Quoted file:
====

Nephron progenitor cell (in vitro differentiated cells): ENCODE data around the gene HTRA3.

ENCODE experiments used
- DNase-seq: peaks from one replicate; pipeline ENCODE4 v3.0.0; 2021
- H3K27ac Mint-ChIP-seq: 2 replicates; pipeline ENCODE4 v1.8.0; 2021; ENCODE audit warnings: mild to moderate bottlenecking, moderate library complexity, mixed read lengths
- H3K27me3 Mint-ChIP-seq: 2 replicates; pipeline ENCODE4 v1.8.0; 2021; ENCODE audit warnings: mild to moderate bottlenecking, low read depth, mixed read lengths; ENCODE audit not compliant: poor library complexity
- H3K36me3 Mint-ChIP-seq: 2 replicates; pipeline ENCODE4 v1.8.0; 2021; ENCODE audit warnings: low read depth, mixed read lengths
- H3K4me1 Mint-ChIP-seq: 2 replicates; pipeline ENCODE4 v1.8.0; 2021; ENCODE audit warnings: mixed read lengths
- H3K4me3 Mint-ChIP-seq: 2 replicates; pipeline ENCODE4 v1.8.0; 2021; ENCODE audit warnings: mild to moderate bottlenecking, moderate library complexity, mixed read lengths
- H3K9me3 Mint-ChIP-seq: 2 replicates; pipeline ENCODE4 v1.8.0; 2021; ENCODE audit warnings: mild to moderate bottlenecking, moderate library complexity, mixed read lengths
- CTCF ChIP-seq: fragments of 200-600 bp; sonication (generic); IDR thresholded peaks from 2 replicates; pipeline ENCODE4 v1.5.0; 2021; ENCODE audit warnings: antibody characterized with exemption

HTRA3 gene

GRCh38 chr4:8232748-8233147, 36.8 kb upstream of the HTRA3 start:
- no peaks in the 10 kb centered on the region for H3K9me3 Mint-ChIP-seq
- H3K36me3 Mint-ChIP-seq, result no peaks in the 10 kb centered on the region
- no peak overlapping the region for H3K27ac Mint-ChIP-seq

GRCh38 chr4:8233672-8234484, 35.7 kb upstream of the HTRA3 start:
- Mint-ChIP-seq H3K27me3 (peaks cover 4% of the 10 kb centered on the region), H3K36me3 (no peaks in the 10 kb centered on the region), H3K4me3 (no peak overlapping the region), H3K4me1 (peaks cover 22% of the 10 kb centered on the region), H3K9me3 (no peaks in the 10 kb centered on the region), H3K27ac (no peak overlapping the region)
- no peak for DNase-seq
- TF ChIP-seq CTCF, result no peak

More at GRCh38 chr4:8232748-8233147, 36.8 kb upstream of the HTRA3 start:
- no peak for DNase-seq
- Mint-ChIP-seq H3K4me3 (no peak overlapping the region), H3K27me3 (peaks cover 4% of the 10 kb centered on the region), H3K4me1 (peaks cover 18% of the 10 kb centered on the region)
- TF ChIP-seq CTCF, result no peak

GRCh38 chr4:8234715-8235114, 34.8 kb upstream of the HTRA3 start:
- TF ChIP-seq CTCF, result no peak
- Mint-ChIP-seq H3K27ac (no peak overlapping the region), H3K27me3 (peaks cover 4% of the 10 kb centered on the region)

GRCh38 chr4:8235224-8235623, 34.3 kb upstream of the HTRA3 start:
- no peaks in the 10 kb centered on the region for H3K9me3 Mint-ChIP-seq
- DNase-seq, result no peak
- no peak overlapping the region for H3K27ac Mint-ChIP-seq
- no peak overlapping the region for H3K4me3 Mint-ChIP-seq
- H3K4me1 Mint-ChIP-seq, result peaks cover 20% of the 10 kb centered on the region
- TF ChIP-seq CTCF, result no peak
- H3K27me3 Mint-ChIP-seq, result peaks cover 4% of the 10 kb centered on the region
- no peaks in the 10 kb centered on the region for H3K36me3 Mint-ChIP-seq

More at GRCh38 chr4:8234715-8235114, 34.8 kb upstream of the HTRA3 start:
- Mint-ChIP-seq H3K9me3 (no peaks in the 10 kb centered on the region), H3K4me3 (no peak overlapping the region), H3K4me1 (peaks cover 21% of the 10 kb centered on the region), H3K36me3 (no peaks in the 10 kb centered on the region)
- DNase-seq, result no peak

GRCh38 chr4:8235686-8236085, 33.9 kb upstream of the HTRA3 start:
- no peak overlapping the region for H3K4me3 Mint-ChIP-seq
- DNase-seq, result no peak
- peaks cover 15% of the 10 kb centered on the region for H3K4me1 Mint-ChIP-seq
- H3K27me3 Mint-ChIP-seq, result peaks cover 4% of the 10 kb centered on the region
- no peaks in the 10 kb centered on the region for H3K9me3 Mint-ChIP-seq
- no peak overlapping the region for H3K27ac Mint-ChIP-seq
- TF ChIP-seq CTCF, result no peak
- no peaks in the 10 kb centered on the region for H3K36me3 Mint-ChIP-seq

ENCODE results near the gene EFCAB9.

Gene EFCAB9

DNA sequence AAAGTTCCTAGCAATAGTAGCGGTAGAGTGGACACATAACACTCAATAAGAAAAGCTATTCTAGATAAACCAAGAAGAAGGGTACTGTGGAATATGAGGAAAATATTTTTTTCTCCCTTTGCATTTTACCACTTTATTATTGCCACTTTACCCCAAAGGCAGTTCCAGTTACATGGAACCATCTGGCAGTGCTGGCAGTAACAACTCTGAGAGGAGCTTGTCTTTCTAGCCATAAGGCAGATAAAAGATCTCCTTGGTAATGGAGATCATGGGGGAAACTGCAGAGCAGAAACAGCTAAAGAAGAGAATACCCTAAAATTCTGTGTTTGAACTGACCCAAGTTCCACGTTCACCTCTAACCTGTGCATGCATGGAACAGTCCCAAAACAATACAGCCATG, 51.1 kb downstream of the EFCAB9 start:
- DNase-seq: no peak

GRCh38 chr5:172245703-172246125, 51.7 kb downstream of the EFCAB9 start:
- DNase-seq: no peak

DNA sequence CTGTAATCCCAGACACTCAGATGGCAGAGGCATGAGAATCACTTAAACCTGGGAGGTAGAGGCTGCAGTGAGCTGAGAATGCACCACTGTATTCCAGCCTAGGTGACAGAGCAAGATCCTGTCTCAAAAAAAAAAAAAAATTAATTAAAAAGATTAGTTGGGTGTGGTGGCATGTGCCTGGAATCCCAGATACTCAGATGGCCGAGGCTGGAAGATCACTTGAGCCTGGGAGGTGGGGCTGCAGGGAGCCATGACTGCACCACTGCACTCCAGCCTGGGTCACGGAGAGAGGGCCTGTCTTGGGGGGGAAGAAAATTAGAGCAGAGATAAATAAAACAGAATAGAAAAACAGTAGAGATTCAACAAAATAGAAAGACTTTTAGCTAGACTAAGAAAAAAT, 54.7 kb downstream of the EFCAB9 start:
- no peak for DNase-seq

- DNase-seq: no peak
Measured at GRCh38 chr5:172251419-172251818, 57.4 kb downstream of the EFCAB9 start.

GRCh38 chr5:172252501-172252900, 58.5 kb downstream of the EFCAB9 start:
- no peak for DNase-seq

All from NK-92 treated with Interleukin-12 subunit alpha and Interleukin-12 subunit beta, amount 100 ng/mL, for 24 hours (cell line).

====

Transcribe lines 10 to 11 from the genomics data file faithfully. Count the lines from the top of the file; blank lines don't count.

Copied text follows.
- CTCF ChIP-seq: fragments of 200-600 bp; sonication (generic); IDR thresholded peaks from 2 replicates; pipeline ENCODE4 v1.5.0; 2021; ENCODE audit warnings: antibody characterized with exemption

HTRA3 gene